(Buenos Aires) – Venezuela’s customs and tax agency has allegedly fired dozens of workers nationwide in apparent retaliation for supporting a recall referendum for President Nicolás Maduro, Human Rights Watch said today. Hundreds of other referendum supporters have reportedly been fired in similar circumstances by other government agencies.

Two public sector employees who supported the recall referendum display letters firing them from their jobs in Venezuela on June 27, 2016. 

© 2016 Human Rights Watch
“Venezuelan authorities are seeking to intimidate and punish state workers for exercising their basic political rights,” said José Miguel Vivanco, Americas director at Human Rights Watch. “The government should instead ensure that Venezuelans who support a recall referendum on Maduro’s presidency can express and promote their views without reprisals.”

The Venezuelan Constitution allows for a recall referendum if a president has been in office for half of their six-year term. In Maduro’s case, the timeline under procedures adopted in 2007 by the National Electoral Council (Consejo Nacional Electoral, CNE) would allow for the referendum to take place before the end of 2016. If the vote occurs in 2016, and Maduro loses, new presidential elections would take place. If it is delayed until 2017 and Maduro loses, the vice president would assume the presidency until the next regular election.

 
The government should instead ensure that Venezuelans who support a recall referendum on Maduro’s presidency can express and promote their views without reprisals.

José Miguel Vivanco

Americas director

 
In March 2016, Venezuelan opposition groups asked the electoral council to initiate the recall referendum process, but the council has dragged its feet despite the specific deadlines in its own regulations.

The council’s pro-government membership has compromised its impartiality, as evidenced by its failure to ensure a fair playing field for all participants leading up to the December 2015 legislative elections, Human Rights Watch said.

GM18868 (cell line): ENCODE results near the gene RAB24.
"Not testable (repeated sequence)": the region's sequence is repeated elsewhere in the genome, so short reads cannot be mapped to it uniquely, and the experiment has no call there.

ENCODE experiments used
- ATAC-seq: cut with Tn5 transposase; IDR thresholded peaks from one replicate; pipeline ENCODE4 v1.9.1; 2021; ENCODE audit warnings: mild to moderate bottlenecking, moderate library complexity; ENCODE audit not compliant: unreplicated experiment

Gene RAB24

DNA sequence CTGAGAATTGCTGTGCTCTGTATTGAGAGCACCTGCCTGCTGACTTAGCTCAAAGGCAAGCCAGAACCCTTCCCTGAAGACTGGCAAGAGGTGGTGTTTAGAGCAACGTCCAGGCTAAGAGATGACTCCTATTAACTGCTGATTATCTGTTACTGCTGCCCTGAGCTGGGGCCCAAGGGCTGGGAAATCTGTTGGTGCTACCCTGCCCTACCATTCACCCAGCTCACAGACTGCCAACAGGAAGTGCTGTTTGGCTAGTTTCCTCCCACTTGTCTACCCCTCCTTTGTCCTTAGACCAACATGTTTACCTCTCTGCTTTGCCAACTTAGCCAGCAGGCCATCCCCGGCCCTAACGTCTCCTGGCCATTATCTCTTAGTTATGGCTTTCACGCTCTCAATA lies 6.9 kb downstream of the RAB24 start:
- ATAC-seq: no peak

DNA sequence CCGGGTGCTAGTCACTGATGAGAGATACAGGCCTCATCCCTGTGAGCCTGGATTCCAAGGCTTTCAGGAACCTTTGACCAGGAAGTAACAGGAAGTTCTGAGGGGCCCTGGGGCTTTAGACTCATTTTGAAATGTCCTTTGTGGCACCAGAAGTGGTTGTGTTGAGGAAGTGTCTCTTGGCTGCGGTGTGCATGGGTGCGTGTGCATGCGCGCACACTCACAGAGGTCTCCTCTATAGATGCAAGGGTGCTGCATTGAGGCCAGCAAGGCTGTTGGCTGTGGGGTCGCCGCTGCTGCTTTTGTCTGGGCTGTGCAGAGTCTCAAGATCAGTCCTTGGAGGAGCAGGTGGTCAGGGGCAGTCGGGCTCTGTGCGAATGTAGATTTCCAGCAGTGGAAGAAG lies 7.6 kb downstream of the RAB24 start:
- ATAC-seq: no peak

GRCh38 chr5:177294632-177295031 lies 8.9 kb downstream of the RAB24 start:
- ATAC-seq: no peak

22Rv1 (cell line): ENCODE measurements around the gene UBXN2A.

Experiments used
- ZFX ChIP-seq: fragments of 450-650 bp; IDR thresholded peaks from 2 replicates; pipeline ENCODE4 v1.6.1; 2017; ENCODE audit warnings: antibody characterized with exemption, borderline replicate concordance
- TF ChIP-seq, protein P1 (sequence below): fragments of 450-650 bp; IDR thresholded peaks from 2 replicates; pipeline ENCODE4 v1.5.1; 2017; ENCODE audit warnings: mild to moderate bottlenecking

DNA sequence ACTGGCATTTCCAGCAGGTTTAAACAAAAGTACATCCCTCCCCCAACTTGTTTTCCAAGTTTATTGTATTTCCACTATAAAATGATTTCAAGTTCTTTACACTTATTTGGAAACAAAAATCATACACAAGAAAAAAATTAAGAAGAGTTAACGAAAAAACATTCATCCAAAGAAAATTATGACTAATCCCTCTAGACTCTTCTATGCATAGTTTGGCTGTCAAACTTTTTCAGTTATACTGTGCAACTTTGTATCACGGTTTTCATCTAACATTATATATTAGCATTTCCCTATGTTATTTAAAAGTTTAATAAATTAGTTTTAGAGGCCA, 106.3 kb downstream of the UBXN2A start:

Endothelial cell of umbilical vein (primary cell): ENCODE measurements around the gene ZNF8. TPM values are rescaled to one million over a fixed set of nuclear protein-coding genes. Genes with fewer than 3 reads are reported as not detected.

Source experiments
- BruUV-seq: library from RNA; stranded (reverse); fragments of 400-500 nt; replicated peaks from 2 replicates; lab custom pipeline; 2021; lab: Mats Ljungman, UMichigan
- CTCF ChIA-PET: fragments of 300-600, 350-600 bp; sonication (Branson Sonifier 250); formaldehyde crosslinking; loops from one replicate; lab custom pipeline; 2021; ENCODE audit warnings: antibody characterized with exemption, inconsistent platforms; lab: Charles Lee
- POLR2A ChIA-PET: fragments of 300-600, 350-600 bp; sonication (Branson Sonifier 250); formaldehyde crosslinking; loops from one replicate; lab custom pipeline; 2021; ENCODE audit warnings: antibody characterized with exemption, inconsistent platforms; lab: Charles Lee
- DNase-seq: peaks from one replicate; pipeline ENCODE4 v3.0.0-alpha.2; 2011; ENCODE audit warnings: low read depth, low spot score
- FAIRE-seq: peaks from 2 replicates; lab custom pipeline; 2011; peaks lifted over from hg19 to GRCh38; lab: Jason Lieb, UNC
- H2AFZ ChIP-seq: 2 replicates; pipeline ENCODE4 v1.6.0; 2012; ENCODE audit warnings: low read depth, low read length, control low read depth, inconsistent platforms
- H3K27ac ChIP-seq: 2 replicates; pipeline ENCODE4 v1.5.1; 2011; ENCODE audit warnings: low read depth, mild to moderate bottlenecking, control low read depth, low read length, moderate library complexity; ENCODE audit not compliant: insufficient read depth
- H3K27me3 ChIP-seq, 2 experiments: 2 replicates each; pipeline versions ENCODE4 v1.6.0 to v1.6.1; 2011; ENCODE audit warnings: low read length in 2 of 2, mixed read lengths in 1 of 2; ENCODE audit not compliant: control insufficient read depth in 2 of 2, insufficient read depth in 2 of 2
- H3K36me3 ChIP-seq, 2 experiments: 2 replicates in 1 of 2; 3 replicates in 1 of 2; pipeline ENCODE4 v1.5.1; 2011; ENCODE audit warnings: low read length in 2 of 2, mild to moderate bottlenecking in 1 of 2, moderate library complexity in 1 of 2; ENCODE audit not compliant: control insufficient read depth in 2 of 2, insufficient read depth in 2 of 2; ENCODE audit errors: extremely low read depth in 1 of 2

In May 2016, Diosdado Cabello, a powerful Chavista politician who was the head of the National Assembly until January 2016, said on state TV that “if there are infiltrated escuálidos [in government offices] and they are discovered, they have to leave their positions.” Escuálidos is a disrespectful term used by some government supporters to refer to the political opposition.

In June, Cabello called on “everyone in governors’ offices, mayors’ offices, [and] ministries to review name by name, position by position” to identify those who want Maduro to leave government. Other pro-government politicians have threatened to publicly disseminate a list of names of those who signed a petition for the referendum and stated that government supporters “will no longer tolerate escuálidos in the revolutionary government.”

During in-country research in June and phone interviews in July, Human Rights Watch documented the firing of 16 officials with permanent positions at the Customs and Tax Administration Office (Servicio Nacional Integrado de Administración Aduanera y Tributaria, SENIAT) in Caracas and nine states – Anzoátegui, Barinas, Bolívar, Carabobo, Guárico, Lara, Mérida, Táchira, and Zulia – who had signed the opposition’s recall petition. All were supposed to ratify their signatures before electoral authorities the week of June 20.